In conjunction with the first European—and most comprehensive—retrospective of John McCracken’s (1934–2011) work, the Castello di Rivoli Museum of Contemporary Art has produced a catalogue that chronicles not only his artworks but also his place in the art world. The exhibition (on view through June 19) inaugurates a new series of retrospectives showcasing “artists who, for various reasons, have chosen to follow an independent approach but who, like [McCracken] are making waves in international contemporary art.” Although McCracken is frequently compared to such artists as Carl Andre and Donald Judd, the catalogue emphasizes his presence outside of Minimalism. With 232 illustrations, three essays, two interviews, and excerpts from 29 other authors, John McCracken is an extensive text describing a 50-year career.
Alex Farquharson discusses the progression of McCracken’s career and its relationship to Minimalism. Using texts by Judd, McCracken, and Robert Morris, Farquharson shows why the West Coast artist is included in what was primarily a New York-based movement, but he differentiates McCracken’s views—and, by extension, his work—from those of his contemporaries. Marc-Oliver Wahler’s essay seeks to establish a new language for discussing McCracken’s art. In order to avoid the “presupposed language” of the art world, he looks for a different lens, incorporating McCracken’s views on extraterrestrials and science fiction. The catalogue also contains two interviews—one between McCracken and Castello di Rivoli assistant curator Marianna Vecellio and another between John Armleder and curatorial advisor Daniel Baumann.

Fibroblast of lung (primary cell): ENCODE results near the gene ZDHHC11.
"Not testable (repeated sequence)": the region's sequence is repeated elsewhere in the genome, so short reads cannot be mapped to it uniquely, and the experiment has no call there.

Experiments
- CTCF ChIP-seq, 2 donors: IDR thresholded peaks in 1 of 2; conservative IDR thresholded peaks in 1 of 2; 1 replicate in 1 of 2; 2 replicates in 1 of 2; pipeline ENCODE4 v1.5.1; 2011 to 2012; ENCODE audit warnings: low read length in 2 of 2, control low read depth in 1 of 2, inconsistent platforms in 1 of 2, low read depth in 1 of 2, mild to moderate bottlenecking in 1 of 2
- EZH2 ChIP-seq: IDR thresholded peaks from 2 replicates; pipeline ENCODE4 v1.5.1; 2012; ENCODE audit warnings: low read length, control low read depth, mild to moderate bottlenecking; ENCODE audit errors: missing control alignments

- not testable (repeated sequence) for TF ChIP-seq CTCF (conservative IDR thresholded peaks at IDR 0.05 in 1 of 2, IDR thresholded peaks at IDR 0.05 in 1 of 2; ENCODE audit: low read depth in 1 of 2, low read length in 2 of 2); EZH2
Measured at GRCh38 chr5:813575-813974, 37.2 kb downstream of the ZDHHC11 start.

All of the essays address the question of how to classify McCracken. Seemingly indifferent to the question of classification and labels, McCracken never rejected the Minimalist label: “These are art terms and I wasn’t thinking about art terms. All I wanted to do was to reduce what I was doing, to pare it down to the essentials, which led me to finally consider the Planks at one point…I wanted them to be as simple as possible but also beautiful, and sort of captivating.”
Included among the 232 illustrations are some of McCracken’s sketches and a “chronology and anthology” with excerpts by Lucy Lippard, John Coplans, Kynaston McShrine, David Pagel, and many others. The sketches and artist’s notes provide valuable insight into McCracken’s process and artistic evolution. The illustrations span a 48-year period, from his earliest paintings to the un-Minimalist mandalas, from the geometric blocks to the famous Planks—including some of the rarely seen multicolored Planks. Moving beyond the most iconic McCracken sculptures, the catalogue strives to live up to the artist’s own words. “What I try to do is to form gestalts which are individualistic and also infinitely variable. While one could say that the elements used are form, color and surface, the sculptures cannot be fully described without also referring to the various changing environmental conditions.”
The museum’s upcoming retrospectives will elucidate its goals for the series, but the John McCracken catalogue documents a good first attempt. Ideally these retrospectives will allow us to consider artists as a whole, looking at the evolution of their careers rather than the cherry-picked works that supposedly define them.
Edited by Andrea Bellini and Marianna Vecellio
Milan: Skira, 2011
264 pages, 232 illustrations € 49.00